To determine if the observed cytokine and antibody responses to SIS were T cell-dependent, C57BL/6 T cell KO mice were implanted with SIS and analyzed as above. Histologically, the graft sites showed a mild inflammatory response that resolved by day 10 postimplantation. By day 28 postimplantation, the graft was completely remodeled and indistinguisable from native tissue (Fig. 8). Cytokine analysis showed that T cell KO mice graft sites did not contain IL-4 mRNA (Fig. 9), demonstrating that T cells are the source of IL-4 mRNA observed in SIS implanted wild-type mice. Analysis of SIS-specific antibody levels showed the absence of anti-SIS antibodies in these mice (Fig. 10). Examination of C57BL/6 μMT KO mice, which have a targeted gene disruption in IgM that prevents B cell expression, demonstrated the absence of SIS-specific antibody responses in these mice but the presence of IL-4 mRNA (data not shown). Again, SIS was remodeled in mice lacking B cell expression. Together, these results indicate that T and B cells do indeed respond to SIS, but these cells are not necessary for SIS acceptance.
ECM grafts serve as bioscaffolds for site appropriate host tissue growth and remodeling and, in the process, are resorbed. In addition, ECM materials are acellular and avascular which makes unlikely immune-mediated destruction of tissue blood supply. The cells that populate the ECM graft are host-derived and thus nonimmunogenic. Nevertheless, it has been unclear why such xenogeneic material does not appear to induce an inflammatory response that leads to rejection.
Our study shows that there is in fact a vigorous host response to implanted ECM xenografts as evidenced by an early, acute inflammatory response at the graft site that consists mostly of PMNs. Cytokine and antibody isotype analysis demonstrated the presence of a Th2 response but the absence of a Th1 response. These results differ from typical cytokine and antibody responses to xenografts, which induce a Th1 cytokine response (14). Clearly, porcine ECM is not an inert material but is associated with the production of antiinflammatory cytokines and noncomplement-fixing antibodies, which is compatible with graft acceptance. The components within SIS that elicit the immune response are not defined, but preliminary western blot analysis has shown immunoreactive bands of approximately 28 and 50 kD (Turner LA, Allman AJ, Raeder RH, Metzger DW, unpublished observation). Interestingly, our previous studies using an SIS-specific mAb have shown the absence of SIS epitopes in remodeled tissue. Instead, host-derived and site-specific ECM is present where the graft was implanted (25).
It is possible that T and/or B cells are necessary for SIS remodeling. However, C57BL/6 T cell KO mice remodel SIS grafts in an environment devoid of IL-4 and SIS-specific antibodies. In fact, antibodies do not appear to be necessary for SIS acceptance because C57BL/6 μMT KO mice, which have a targeted gene disruption in IgM ablating B cell expression, do not produce SIS-specific antibody responses nor do they reject SIS grafts. However, when implanted with SIS, these mice do show the presence of IL-4 and the absence of IFN-γ (Allman AJ, Badylak SF, and Metzger DW, unpublished observations). Furthermore, graft sites in wild-type mice were devoid of IgG1 and/or IgG2a antibody deposition, also indicating that antibodies are not necessary for SIS tissue remodeling.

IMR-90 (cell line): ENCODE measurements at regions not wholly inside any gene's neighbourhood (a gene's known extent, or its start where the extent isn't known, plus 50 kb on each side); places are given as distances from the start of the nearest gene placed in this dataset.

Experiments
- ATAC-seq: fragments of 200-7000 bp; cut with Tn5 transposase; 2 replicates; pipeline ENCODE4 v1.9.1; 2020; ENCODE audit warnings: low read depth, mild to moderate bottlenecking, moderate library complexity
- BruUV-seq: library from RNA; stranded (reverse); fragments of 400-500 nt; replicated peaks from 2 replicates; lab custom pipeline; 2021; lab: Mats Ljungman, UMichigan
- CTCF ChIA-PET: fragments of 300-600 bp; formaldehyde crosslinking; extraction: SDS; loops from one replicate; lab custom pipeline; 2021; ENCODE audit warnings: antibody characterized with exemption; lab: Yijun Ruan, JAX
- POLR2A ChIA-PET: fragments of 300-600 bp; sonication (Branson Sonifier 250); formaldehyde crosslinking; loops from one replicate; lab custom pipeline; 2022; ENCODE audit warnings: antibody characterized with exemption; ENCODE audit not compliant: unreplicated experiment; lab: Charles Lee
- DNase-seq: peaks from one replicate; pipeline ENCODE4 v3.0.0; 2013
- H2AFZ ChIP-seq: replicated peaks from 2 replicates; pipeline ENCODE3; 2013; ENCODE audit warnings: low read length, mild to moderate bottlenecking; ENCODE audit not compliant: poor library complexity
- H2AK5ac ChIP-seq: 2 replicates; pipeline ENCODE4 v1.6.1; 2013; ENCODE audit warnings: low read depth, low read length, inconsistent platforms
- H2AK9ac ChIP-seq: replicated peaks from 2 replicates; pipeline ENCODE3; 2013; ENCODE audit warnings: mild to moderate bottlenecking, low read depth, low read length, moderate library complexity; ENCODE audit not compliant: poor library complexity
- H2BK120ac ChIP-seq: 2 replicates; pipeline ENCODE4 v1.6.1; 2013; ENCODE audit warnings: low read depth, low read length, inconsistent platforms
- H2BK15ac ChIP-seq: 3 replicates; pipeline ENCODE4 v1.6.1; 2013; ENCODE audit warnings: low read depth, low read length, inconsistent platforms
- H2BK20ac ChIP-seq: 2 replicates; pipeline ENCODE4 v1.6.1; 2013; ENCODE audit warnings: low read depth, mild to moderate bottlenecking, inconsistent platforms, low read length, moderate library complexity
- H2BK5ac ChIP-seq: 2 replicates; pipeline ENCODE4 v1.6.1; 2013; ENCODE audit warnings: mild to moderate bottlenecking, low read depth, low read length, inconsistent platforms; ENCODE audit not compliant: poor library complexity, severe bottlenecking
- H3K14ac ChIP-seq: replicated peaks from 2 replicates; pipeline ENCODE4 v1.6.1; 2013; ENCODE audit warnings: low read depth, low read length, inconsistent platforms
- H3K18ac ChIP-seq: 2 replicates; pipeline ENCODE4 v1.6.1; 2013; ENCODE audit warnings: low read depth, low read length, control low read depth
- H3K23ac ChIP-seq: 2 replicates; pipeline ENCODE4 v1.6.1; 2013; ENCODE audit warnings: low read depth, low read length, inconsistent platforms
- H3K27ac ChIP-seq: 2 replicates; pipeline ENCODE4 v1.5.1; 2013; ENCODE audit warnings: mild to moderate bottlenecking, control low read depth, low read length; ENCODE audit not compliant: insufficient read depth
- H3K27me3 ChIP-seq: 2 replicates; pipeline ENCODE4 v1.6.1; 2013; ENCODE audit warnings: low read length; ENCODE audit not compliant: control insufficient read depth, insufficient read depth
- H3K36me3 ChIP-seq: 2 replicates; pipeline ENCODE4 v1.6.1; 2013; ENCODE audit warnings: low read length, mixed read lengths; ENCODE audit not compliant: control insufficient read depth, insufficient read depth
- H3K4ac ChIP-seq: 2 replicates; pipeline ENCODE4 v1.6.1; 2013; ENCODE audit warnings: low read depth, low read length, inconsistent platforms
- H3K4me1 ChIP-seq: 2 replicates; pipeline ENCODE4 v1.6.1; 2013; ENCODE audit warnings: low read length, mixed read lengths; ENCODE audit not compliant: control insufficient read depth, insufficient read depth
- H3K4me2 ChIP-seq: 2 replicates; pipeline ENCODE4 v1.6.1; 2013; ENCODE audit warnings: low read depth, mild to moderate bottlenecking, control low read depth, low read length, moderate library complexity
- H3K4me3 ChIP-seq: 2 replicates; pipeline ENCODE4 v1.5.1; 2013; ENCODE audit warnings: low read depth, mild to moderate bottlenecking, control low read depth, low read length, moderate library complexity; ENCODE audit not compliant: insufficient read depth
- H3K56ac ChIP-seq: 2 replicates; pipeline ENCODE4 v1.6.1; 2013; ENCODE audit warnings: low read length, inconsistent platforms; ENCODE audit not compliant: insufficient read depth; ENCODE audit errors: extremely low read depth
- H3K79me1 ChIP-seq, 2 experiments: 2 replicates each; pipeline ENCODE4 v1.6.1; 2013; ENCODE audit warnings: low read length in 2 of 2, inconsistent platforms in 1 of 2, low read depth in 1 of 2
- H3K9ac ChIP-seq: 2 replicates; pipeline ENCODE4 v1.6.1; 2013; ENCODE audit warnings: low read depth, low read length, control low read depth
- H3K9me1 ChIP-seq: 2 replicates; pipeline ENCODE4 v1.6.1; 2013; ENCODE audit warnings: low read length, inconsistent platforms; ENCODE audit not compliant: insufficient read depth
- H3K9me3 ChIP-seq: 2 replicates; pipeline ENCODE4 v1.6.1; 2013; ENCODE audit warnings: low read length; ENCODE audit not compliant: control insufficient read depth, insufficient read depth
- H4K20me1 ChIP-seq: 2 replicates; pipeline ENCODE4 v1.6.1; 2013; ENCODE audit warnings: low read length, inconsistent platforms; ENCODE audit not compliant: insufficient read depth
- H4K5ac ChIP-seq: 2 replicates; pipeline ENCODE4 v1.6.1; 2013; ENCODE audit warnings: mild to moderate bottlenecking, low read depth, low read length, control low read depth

It is possible that an immunomodulatory activity within ECM is at least partially responsible for the observed Th2 dominant response. A recent report has suggested that unknown factors in ECM can inhibit expression of IFN-γ and TNF-α from naïve T cells stimulated by anti-CD3 antibody or staphylococcal enterotoxin (26). In parallel, real time PCR data suggest that SIS suppresses IFN-γ expression based on the fact that mice implanted with SIS have significantly fewer copy numbers of IFN-γ mRNA compared to mice implanted with a syngeneic control graft.
The Th2 dominant immune response to ECM may play a pivotal role in the favorable clinical response to xenogeneic biomaterials. Bach et al. (20) found that a Th2 response was associated with acceptance of xenogeneic rat heart transplants in hamsters and a Th1-mediated response was associated with rejection. A Th2 dominant response may prevent cell-mediated inflammation of the ECM graft through the suppressive action of IL-10 on Th1 cells. The secretion of pro-inflammatory cytokines by macrophages and eosinophils is also inhibited by IL-10 (27,28). It is noteworthy that increased levels of IL-10 mRNA were seen in all groups of ECM-implanted mice in our study. Thus, Th2-mediated anti-inflammatory activity may be an important factor in promoting ECM remodeling by modulating postsurgical inflammation. Additionally, SIS graft sites were screened for IL-5, IL-6, and TGF-β mRNA. Very low levels of IL-6 were detected and IL-5 and TGF-β were not detected.
Although there is evidence for an association between graft acceptance and a Th2 immune response, the relative roles of Th1 and Th2 cells in graft rejection remain controversial. For example, rejection of cardiac allografts has been reported to be exacerbated in mice treated with antibody to IL-12 to inhibit Th1 differentiation (29). In addition, humans receiving liver allografts have elevated levels of IL-10 and IL-4 locally at the graft rejection site but systemic levels of Th1 cytokines such as IL-2 and IFN-γ are elevated (30). Furthermore, there is evidence that graft rejection can still occur in mice with genetic defects in the IFN-γ gene (31). Experiments in progress are designed to investigate whether Th1 activation and/or Th2 inactivation leads to ECM rejection.
In summary, the mouse immune response to porcine ECM is restricted to the Th2 pathway both locally and systemically. An understanding of this immune response and of the potential immunomodulatory activity of the ECM itself may prove useful in future clinical applications of xenotransplantation in humans.